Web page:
I spent a couple of hours here just mooching about – went up to the castle for more views, had fun looking at Asians taking pictures – they seem to be able to make a whole sport out of it, the photographer striking poses almost as imaginative as the photographee. Saw a couple sitting on a bench in what I assume must have been some sort of wedding attire – looking their very best, and now sitting deflated on a bench looking at the results of their hard labor. I wonder if they travelled all the way here for just one particular set of photos.
I had actually thought about skipping Corniglia because I couldn’t face having to walk all the way up from the station to the city – it’s a staircase with 377 steps mind you. Then I read that there would be coaches taking you up for just 2,5 Euro and I thought, okay I’ll do it. Of course there was no coach – or, I didn’t see one until I reached the city after having walked all the way up those darn stairs. My calves were burning. The only thing I wanted was an ice cream and a nice view, so I bought a (surprisingly for Italy) forgettable ice cream at Gelateria Corniglia, and went in search of a view.
I had read that Corniglia is the only one of the villages offering views of all 5 villages in one panorama. This may be true from the elusive sanctuary (which I never found) – when I finally found a place where you could see something I couldn’t see all of the villages – Riomaggiore is hidden behind a mountain. My first impression of the city as one may be able to tell wasn’t too favorable, but that was just until I thought to walk into that narrow little street behind the guitar wielding street artist (freewheeling it to Stairway to Heaven, anyone?).
What Corniglia lacked in views it had in cosyness in that one little street. Very narrow, cobbled (sort of), tons of little stores and cafes that looked genuinely nice and non touristy. The street opened up into a small square in front of the church with big trees and restaurants. I thought it was very nice, and definitely made the trip to the village worth it. Wouldn’t mind going back to that place to try out one of the little cafes.
A few helpful words
One thing, and one thing only disappointed me about Cinque Terre, and that was the fact that the walking tracks that I had planned on walking were both closed. I wanted to take the easy coastal tracks between Manarola and Riomaggiore (this one better known as Via Amore) and between Manarola and Corniglia, but they had been closed for a good while now because of some land slides. Quite a bummer – you could have walked the harder tracks that would take you up and over the mountains on each crossing, but let me say this exactly as it is: I didn’t feel like it. I met a very nice Canadian woman in my hostel who had done the whole thing from Monterosso to Manarola and she said it had been lovely. She did look rather fit though.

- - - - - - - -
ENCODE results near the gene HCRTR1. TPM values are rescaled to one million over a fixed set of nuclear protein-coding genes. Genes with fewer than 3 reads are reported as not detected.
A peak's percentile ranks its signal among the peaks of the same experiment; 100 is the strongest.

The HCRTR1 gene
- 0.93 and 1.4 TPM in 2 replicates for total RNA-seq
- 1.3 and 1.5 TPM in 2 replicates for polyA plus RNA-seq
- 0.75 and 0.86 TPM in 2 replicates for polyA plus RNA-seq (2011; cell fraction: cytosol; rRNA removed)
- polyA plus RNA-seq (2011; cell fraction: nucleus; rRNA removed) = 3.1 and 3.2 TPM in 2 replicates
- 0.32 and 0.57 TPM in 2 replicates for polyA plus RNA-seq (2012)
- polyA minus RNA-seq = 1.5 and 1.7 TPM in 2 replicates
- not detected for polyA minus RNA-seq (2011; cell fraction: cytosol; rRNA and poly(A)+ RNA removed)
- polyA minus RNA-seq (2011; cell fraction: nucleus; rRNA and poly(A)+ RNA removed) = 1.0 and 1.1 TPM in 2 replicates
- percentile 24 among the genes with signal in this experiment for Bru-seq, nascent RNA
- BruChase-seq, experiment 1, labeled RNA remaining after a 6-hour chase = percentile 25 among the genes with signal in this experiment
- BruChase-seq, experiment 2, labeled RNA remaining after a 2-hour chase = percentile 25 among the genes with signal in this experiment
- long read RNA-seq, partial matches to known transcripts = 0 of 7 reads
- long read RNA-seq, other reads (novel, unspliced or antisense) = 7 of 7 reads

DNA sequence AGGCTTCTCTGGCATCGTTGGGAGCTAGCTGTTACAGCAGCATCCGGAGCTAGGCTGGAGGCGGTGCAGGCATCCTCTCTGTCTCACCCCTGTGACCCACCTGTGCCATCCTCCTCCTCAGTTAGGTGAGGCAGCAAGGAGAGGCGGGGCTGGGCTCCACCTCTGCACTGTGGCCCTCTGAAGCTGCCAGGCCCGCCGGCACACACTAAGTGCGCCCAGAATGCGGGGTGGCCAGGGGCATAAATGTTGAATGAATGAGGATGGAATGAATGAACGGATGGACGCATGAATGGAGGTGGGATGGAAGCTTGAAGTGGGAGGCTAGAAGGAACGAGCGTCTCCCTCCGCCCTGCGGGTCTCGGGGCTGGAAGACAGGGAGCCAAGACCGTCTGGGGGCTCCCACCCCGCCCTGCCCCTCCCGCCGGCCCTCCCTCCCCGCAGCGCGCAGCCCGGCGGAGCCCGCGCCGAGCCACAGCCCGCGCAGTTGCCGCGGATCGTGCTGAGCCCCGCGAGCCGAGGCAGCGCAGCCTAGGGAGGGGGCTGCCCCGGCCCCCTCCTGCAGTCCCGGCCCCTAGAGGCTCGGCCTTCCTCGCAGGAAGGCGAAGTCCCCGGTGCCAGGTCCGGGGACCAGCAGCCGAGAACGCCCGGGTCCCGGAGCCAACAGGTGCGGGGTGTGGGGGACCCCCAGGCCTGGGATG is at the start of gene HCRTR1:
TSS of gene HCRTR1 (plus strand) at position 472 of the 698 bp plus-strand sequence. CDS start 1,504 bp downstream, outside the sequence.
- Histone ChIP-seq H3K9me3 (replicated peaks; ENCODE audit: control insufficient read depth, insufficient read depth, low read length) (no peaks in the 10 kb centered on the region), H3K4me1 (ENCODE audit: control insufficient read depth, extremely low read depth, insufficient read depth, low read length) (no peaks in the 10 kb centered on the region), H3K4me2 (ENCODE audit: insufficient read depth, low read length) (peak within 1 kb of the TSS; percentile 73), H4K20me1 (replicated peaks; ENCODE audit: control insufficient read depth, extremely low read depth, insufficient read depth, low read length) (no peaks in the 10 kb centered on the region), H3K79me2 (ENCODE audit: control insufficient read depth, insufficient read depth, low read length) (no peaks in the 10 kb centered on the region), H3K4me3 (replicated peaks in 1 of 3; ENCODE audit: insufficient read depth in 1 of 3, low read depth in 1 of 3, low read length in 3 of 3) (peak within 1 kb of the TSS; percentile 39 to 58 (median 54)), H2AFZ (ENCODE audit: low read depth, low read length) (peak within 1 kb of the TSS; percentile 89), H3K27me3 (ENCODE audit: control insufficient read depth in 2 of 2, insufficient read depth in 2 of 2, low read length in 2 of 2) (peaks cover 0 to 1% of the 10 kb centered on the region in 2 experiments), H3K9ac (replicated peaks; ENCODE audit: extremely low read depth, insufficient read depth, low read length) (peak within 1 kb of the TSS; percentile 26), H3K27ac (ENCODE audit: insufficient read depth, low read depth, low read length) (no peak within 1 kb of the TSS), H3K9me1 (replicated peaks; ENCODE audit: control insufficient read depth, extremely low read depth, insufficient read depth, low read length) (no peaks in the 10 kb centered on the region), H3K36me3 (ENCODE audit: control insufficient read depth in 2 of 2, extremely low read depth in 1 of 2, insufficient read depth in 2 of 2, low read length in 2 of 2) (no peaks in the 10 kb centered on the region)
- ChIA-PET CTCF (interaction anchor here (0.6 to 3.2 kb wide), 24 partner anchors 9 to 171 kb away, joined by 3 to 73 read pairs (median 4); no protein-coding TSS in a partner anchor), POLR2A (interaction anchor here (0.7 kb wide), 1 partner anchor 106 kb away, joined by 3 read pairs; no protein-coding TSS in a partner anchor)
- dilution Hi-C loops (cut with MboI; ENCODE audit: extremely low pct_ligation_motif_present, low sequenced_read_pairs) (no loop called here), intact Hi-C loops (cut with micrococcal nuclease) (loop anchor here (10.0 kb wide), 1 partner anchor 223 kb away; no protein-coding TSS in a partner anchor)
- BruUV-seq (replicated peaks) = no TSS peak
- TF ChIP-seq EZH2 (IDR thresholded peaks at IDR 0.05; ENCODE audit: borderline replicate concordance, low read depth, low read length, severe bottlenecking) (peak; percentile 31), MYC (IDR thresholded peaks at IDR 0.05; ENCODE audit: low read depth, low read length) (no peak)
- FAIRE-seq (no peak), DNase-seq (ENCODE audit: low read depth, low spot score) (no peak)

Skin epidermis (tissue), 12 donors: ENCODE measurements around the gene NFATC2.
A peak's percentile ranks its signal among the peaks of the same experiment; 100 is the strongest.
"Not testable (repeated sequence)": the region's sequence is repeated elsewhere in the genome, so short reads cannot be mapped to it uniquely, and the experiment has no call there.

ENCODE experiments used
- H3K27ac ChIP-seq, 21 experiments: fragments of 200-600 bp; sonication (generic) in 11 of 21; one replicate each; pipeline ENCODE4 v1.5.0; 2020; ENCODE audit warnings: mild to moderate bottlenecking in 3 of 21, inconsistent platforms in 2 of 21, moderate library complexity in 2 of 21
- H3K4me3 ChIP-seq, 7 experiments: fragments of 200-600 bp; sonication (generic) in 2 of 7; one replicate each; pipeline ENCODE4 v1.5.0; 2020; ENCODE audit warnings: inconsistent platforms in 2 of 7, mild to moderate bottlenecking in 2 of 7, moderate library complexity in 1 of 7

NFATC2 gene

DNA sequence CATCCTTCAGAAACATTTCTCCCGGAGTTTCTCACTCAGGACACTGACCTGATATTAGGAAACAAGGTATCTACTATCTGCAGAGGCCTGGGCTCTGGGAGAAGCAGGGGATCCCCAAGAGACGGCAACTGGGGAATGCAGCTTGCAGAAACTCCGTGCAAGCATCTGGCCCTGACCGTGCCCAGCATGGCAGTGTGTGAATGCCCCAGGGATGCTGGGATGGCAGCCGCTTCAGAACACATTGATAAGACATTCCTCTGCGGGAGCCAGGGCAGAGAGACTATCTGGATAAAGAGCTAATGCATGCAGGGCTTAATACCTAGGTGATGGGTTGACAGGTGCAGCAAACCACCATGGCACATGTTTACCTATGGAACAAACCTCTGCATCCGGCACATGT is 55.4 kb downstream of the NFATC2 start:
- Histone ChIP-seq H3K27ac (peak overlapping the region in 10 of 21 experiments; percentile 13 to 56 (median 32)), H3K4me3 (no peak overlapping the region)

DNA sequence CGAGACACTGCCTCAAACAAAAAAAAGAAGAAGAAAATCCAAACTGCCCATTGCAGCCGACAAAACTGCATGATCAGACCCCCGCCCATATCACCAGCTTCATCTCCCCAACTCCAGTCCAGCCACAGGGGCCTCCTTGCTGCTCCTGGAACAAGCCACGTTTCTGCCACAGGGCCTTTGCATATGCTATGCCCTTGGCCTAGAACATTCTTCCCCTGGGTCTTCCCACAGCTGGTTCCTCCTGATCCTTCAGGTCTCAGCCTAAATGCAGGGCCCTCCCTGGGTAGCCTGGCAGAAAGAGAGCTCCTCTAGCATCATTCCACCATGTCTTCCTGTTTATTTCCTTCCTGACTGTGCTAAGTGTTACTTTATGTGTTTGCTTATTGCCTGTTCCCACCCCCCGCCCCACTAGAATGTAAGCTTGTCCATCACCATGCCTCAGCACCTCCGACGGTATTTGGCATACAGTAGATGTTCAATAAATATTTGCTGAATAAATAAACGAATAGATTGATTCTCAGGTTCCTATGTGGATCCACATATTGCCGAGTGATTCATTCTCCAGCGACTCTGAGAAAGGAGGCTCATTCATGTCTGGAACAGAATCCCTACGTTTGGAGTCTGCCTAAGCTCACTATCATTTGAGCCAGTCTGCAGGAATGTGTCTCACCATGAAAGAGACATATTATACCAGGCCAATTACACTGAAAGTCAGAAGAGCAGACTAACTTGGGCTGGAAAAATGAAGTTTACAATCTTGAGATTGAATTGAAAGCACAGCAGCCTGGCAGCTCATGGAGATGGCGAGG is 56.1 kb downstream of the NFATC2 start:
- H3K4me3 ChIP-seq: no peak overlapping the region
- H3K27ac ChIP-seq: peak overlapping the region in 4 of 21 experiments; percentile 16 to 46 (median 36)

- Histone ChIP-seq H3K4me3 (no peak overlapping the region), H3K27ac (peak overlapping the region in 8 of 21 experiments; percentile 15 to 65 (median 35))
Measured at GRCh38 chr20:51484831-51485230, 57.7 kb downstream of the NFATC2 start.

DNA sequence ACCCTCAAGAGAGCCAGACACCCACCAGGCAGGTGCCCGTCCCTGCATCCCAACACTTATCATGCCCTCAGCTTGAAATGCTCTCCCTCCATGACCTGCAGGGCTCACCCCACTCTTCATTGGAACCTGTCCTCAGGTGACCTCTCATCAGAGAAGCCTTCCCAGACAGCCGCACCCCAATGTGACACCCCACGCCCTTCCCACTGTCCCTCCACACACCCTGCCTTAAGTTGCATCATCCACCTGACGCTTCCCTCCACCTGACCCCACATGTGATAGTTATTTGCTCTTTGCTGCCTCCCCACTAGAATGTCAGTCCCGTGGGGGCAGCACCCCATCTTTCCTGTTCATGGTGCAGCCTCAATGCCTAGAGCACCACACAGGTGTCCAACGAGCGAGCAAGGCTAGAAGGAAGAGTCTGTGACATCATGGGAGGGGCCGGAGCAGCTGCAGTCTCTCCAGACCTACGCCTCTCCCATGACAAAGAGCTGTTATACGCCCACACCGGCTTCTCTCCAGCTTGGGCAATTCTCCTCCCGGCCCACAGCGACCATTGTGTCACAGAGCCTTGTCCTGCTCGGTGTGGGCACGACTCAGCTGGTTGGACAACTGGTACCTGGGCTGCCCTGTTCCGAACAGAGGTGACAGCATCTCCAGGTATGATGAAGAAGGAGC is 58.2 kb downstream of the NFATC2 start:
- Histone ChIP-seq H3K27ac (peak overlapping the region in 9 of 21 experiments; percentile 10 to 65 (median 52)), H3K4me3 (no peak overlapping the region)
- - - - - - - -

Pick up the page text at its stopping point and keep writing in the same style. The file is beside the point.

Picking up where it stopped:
On the Cinque Terre Card: I thought I could just buy some unlimited train travel for the 2 days I would be there, but in fact you could only buy the full package with all kinds of transportation and access to the walking tracks, at a whopping 29 Euro. Each trip from one city to another within the five costs 4 Euro, so for me who just wanted to see the villages, not walk or travel extensively between them, I was absolutely fine without the card. I think I spent 20 Euros traveling between the villages in those 2 days.
I slept at Ostello Manarola. It was cheap, the staff was nice and the rooms and bathrooms were clean. They close for lunch between 12 and 4 PM, but you simply get the code for the door so you can go right in and put your luggage in a closet until they come back, which I thought was very handy.
Riomaggiore probably was my favourite village of them all, if just by a slight. Which village is your favorite in Cinque Terre? Comment below.